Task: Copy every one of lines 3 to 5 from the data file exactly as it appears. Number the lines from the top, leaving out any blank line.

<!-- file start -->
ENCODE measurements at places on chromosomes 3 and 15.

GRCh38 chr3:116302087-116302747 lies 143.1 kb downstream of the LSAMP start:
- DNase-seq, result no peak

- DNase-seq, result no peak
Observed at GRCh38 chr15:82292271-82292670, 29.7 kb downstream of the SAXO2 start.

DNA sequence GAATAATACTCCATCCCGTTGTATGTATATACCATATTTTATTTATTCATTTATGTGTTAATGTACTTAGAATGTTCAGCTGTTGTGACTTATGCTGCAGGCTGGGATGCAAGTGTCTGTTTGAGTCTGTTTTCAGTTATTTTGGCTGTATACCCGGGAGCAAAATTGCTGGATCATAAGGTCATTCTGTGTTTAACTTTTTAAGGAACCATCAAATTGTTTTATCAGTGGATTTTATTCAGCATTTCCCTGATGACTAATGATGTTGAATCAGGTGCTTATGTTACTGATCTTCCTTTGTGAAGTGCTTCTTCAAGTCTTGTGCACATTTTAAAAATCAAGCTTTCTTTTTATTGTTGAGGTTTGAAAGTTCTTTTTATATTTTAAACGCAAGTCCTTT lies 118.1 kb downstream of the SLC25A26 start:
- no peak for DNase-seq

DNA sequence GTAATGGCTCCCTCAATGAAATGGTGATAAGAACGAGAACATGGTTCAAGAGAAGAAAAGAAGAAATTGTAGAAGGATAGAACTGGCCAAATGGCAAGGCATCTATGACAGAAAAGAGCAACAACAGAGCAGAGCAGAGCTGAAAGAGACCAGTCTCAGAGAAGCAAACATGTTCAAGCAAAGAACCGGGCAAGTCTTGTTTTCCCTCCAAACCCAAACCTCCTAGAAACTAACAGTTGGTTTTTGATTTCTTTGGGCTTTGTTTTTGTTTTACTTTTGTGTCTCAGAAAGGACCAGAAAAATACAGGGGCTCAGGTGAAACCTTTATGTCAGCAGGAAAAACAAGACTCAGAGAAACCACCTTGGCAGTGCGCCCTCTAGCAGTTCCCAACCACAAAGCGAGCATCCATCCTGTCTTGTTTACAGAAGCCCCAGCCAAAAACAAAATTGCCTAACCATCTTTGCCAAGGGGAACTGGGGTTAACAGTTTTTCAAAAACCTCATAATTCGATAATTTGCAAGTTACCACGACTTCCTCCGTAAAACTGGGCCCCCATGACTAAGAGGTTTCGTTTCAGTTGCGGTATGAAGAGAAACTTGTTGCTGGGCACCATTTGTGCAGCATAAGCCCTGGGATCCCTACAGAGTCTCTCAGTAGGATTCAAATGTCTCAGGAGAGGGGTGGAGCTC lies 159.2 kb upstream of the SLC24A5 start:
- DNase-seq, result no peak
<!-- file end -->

- DNase-seq, result no peak

- DNase-seq, result no peak
Observed at GRCh38 chr15:82292271-82292670, 29.7 kb downstream of the SAXO2 start.